Members of Parliament have said they are not content with the list of missing Ugandans released by government on Thursday.
The Internal Affairs Minister, Gen Jeje Odongo, on Thursday finally heeded to a directive by parliament to release the list of missing persons.
“Today I am presenting to you a list of 177 clearly identifying the person, the date when the person was arrested, the place where the person was arrested from, the reason why the person was arrested and the case management history,”Odongo said.
The minister told parliament that 43 of these had been arrested for participating in riots whereas 156 were found in possession of military stores and others were apprehended while in meetings planning post-election violence.
“Six persons were released on police bond. ln conclusion, going forward, l would like to inform the house and the general public that a copy of this list is at police headquarters with the office of the Chief Political Commissar. The public is encouraged to check with that office the whereabouts of their missing persons and to get permission to visit them,” he said.
However, following the release of the list, legislators insisted that the list didn’t include many other people who have been missing since last year.
"I have followed the Minister’s list and not even a tenth of what I have on my list have been read. We need to know the whereabouts of these persons,” Masaka Municipality MP, Mathias Mpuuga said as he tabled a list of 423 persons he said were missing.
Kira Municipality legislator, Ibrahim Ssemujju Nganda said parliament was being used as a clearing agent by the minister, adding that he feared the list was not genuine.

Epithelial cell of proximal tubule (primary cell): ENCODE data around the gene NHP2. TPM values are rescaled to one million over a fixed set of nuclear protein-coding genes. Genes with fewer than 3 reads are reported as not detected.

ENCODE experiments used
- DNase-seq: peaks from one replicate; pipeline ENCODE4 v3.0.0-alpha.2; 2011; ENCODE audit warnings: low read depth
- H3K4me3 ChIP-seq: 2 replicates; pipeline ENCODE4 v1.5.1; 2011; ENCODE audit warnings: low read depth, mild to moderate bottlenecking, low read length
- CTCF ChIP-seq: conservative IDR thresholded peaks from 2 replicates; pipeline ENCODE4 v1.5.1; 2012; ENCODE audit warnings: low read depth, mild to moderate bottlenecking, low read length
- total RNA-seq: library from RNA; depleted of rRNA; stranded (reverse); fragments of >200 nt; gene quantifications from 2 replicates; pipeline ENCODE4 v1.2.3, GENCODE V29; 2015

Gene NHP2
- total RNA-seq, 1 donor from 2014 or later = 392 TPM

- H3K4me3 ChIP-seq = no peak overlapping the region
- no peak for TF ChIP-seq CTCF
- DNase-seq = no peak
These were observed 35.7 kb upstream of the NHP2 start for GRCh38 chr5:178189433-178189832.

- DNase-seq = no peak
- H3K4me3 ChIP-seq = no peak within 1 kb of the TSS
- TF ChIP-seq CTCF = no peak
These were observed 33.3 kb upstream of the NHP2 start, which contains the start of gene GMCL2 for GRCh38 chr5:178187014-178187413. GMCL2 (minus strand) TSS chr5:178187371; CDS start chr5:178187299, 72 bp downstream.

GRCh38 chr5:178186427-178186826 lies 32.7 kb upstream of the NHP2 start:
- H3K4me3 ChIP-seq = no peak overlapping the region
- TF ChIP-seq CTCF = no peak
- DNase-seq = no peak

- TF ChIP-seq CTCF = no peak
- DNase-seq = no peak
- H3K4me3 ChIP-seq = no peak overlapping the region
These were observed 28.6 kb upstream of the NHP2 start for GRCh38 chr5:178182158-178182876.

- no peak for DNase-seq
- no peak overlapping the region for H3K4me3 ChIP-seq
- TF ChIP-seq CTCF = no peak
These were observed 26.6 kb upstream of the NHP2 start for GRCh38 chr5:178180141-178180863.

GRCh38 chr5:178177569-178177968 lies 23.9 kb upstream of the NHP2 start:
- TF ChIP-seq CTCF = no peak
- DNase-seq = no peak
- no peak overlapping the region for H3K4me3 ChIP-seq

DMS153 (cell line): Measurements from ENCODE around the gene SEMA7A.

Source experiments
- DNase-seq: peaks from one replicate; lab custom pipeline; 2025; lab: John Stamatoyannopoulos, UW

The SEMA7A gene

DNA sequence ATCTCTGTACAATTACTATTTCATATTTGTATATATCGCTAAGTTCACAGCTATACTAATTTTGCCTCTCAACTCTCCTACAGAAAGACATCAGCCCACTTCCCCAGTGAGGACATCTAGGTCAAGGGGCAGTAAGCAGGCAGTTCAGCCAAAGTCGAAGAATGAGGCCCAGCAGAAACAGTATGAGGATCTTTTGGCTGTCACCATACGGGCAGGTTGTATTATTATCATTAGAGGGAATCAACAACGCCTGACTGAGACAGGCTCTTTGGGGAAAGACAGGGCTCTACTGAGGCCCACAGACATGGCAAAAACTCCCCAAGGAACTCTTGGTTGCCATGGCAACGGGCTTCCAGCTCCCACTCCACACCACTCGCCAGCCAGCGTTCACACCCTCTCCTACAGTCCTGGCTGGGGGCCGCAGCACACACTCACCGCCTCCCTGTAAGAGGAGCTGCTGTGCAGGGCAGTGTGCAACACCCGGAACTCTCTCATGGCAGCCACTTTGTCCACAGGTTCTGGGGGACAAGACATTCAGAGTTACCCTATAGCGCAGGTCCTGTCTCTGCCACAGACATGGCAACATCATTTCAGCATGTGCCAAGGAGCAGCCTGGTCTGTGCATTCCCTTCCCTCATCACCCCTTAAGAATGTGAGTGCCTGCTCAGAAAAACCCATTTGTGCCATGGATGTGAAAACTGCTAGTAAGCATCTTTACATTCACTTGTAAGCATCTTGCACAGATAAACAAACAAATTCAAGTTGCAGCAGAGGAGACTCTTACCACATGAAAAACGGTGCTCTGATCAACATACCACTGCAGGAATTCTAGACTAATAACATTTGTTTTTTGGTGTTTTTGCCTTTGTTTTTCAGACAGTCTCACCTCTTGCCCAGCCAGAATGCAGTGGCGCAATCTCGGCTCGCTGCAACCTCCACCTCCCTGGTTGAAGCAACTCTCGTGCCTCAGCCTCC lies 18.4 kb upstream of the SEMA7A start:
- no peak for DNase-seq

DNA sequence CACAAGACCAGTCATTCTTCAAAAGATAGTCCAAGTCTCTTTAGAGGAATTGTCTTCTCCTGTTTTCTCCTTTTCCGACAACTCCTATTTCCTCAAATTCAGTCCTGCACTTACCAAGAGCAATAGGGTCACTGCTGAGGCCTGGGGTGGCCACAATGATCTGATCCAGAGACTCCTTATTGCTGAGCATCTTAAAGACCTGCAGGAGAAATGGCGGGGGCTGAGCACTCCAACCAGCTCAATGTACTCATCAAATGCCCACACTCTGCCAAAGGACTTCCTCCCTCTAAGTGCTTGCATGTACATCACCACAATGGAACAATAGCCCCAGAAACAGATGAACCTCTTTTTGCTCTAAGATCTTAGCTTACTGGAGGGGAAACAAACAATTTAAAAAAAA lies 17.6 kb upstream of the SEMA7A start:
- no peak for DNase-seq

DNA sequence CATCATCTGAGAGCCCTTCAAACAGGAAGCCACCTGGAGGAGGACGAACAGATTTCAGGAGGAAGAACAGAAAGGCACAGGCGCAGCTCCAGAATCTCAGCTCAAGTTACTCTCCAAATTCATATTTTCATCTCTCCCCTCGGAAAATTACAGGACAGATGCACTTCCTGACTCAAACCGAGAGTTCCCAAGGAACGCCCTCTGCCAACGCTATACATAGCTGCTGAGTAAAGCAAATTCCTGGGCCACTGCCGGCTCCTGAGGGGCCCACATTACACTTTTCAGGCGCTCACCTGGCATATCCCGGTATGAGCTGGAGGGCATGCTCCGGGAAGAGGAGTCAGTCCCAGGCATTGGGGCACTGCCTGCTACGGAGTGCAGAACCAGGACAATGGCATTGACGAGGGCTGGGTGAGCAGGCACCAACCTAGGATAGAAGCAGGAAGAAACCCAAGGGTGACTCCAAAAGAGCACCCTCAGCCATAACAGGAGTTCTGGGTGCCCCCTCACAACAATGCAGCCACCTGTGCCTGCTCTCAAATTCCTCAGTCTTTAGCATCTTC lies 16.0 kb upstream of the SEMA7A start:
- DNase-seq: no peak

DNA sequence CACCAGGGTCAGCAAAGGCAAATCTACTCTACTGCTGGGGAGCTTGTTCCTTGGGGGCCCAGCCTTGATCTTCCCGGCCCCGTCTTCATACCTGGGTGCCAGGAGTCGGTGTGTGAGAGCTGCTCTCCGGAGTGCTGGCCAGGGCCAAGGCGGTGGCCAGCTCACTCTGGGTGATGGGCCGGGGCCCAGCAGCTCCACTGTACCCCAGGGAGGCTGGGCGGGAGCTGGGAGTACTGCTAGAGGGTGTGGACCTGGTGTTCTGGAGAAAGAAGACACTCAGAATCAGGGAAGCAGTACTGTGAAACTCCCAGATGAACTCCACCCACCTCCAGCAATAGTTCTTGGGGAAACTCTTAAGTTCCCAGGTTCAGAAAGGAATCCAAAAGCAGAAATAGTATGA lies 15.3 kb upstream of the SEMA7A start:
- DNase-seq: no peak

“The Minister of Internal Affairs says that he has the honour to present a list of kidnapped people! Which honour? You should be having regret. People did not know where their relatives were, and now you have the honour to bring the list,” he wondered.
Lwemiyaga’s Theodore Ssekikubo said there is need to investigate properly the reasons behind the arrest of the people who had been declared missing.
He insisted that it could have been politically motivated.
“At an opportune moment we need to interrogate how people under the military went missing: this country has had a bad history and we need to avoid going back there. There is no way we can allow political differences to end in military courts: It is sad to note that abductions are still continuing,”Ssekikubo said.
The legislators demanded an assurance from government on whether such arrests would not continue but in response, Minister Gen Jeje Odongo insisted that in case any Ugandan commits a crime, security will have to come in an arrest them.
“Arrests will continue, so long as there is reason for the arrest and it is conducted reasonably; I cannot stand and says that there will be no more arrests,”Jeje said.
The development comes on the backdrop of a list containing 458 names that the National Unity Platform early this week released and said were missing.
On Thursday, the Internal Affairs Minister insisted that the list of 177 people is what he had but noted he would crosscheck to find if there are others.
“This is what I have so far but I will go back and check our systems to know where these persons are kept. I will look at the lists members have presented here and establish the whereabouts of these people,” he said.